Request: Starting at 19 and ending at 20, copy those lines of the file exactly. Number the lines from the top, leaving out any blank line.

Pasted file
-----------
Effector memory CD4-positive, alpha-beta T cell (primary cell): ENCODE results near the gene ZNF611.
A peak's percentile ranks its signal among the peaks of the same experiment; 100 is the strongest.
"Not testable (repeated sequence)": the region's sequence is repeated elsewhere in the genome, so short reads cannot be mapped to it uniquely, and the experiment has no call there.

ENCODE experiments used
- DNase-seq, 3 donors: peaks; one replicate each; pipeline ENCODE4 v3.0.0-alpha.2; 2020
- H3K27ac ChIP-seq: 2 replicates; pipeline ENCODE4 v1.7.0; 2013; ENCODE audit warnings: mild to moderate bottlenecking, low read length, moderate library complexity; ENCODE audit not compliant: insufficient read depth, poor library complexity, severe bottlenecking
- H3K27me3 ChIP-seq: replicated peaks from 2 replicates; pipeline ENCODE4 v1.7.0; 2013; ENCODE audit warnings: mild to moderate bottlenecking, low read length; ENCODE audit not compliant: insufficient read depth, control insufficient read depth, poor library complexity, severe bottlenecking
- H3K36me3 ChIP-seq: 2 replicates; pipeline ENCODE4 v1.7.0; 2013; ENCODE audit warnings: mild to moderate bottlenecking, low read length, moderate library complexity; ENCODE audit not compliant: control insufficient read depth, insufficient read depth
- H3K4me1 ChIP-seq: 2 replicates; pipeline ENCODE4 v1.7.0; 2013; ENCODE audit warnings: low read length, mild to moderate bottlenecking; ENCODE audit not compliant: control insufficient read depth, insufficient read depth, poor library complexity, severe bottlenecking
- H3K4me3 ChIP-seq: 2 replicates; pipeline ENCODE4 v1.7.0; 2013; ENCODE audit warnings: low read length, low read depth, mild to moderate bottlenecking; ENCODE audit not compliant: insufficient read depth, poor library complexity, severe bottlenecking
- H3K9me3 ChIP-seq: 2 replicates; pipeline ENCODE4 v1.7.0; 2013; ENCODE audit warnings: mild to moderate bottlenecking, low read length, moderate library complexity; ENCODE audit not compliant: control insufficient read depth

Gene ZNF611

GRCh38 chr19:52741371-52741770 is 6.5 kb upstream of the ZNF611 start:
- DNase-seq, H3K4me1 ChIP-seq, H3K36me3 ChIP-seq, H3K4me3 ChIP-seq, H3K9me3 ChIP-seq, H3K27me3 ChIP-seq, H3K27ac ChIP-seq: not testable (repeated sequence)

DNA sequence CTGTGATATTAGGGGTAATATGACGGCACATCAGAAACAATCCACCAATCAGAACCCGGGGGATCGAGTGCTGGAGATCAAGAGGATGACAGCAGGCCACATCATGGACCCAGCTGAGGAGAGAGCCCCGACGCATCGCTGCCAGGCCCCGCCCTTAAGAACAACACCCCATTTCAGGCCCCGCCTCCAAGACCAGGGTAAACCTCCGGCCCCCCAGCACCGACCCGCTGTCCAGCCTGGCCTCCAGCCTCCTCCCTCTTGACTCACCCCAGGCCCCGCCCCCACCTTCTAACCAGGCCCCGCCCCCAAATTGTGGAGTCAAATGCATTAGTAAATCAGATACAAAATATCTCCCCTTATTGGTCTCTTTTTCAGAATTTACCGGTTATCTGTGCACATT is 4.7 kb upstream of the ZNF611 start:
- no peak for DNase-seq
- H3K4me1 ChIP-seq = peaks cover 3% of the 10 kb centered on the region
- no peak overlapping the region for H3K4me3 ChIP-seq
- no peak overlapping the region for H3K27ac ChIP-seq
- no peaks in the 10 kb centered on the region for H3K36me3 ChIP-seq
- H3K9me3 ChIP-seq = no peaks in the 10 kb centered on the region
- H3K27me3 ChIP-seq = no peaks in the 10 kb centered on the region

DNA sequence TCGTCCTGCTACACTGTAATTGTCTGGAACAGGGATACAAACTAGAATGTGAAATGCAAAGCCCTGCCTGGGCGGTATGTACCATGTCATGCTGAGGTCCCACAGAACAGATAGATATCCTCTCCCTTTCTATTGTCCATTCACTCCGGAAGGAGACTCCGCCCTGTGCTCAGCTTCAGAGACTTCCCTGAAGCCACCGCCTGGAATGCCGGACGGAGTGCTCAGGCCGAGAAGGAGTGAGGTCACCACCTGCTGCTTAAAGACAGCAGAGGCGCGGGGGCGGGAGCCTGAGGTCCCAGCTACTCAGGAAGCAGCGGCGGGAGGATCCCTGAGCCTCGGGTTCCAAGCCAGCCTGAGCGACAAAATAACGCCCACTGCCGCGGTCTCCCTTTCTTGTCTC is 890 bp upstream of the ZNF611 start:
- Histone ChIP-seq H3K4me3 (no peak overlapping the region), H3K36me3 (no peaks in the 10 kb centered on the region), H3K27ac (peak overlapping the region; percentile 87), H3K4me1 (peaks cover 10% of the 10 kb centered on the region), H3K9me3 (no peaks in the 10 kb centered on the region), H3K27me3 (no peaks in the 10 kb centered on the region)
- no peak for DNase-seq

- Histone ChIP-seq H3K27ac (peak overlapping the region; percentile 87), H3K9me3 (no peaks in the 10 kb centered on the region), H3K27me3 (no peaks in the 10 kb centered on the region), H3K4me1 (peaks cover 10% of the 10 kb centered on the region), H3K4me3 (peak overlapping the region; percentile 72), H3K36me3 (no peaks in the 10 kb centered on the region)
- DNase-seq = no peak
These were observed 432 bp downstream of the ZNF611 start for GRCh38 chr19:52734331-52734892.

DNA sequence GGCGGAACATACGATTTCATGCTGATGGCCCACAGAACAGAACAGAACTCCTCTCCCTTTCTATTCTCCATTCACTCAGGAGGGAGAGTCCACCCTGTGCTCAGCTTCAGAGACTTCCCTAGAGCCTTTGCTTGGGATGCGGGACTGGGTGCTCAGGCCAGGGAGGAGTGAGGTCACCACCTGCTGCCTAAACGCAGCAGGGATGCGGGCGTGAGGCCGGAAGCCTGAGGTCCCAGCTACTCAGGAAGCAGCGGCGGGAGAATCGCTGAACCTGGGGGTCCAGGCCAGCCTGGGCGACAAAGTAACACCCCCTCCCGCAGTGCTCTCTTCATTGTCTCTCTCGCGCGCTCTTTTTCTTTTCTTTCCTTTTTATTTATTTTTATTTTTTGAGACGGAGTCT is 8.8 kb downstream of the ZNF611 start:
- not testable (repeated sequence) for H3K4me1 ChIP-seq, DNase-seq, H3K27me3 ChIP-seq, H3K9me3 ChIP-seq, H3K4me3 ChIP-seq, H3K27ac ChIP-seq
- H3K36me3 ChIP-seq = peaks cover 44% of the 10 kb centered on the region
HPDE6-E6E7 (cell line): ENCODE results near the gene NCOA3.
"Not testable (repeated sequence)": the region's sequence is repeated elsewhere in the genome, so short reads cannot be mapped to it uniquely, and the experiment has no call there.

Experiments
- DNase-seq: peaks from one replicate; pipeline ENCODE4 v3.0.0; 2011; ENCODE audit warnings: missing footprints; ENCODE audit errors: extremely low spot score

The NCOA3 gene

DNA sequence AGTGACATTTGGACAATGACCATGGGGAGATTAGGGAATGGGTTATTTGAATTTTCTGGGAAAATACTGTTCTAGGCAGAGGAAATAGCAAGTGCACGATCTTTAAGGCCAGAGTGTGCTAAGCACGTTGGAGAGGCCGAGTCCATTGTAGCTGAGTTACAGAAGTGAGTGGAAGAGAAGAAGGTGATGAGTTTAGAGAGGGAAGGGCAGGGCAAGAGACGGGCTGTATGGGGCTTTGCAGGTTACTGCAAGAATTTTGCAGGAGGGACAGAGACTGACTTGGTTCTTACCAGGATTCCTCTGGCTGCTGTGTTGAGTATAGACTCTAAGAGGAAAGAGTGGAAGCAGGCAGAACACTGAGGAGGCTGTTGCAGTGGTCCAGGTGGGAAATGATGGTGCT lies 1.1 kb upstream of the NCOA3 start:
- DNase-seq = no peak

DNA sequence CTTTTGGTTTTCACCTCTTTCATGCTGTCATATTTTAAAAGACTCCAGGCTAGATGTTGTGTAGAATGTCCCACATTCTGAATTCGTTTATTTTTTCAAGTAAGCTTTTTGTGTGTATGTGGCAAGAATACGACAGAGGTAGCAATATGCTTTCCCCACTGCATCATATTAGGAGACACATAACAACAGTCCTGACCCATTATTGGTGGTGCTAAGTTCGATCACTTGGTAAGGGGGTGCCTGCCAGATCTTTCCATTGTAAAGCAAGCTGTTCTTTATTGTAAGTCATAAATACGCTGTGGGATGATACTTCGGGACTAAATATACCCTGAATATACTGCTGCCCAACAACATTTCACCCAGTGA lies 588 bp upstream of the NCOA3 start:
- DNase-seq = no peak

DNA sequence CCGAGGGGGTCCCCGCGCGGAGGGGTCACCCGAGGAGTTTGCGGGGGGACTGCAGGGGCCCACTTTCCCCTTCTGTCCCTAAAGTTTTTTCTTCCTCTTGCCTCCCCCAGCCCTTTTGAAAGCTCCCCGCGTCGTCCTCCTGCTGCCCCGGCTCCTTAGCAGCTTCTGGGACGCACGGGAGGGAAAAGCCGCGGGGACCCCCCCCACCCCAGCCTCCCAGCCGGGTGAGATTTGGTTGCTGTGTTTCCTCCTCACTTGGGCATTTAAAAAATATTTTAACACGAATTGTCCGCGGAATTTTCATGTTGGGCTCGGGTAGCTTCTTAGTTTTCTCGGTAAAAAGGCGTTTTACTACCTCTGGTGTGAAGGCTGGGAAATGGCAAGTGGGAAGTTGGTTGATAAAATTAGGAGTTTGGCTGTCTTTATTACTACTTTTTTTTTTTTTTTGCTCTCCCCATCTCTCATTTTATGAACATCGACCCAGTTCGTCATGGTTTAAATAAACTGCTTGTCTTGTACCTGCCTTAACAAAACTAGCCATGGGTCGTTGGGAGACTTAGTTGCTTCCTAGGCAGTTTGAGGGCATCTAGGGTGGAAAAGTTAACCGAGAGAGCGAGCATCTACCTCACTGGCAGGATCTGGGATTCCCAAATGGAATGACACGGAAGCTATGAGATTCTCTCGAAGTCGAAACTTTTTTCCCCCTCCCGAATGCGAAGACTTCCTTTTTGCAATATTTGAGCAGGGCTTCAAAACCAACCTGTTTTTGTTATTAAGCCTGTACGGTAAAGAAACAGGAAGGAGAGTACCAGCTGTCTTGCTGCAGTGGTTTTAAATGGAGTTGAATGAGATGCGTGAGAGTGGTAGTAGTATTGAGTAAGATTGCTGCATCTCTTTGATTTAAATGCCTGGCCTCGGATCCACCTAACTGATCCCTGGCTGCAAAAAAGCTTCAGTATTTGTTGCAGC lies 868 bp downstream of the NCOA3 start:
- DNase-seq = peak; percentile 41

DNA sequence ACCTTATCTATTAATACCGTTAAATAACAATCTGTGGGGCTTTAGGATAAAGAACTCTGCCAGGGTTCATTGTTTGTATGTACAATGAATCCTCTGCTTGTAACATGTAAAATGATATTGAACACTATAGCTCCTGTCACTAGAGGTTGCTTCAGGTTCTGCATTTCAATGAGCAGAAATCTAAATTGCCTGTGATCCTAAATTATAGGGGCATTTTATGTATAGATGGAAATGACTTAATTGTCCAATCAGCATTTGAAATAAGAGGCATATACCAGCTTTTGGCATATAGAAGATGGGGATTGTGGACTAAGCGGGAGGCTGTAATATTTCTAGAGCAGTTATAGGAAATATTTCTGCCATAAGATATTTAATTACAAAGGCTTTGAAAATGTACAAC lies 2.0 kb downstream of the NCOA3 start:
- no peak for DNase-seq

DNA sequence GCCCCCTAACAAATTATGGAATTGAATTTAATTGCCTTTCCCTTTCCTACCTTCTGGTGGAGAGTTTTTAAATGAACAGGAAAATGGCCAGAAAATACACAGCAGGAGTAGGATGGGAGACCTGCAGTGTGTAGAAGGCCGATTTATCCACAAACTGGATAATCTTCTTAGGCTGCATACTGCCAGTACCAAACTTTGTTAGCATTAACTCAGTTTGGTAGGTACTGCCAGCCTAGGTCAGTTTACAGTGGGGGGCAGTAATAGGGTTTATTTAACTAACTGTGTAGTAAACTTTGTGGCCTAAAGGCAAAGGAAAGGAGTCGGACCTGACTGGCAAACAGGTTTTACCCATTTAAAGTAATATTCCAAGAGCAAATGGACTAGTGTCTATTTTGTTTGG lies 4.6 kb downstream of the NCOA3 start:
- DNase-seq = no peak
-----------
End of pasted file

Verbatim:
- no peak overlapping the region for H3K27ac ChIP-seq
- no peaks in the 10 kb centered on the region for H3K36me3 ChIP-seq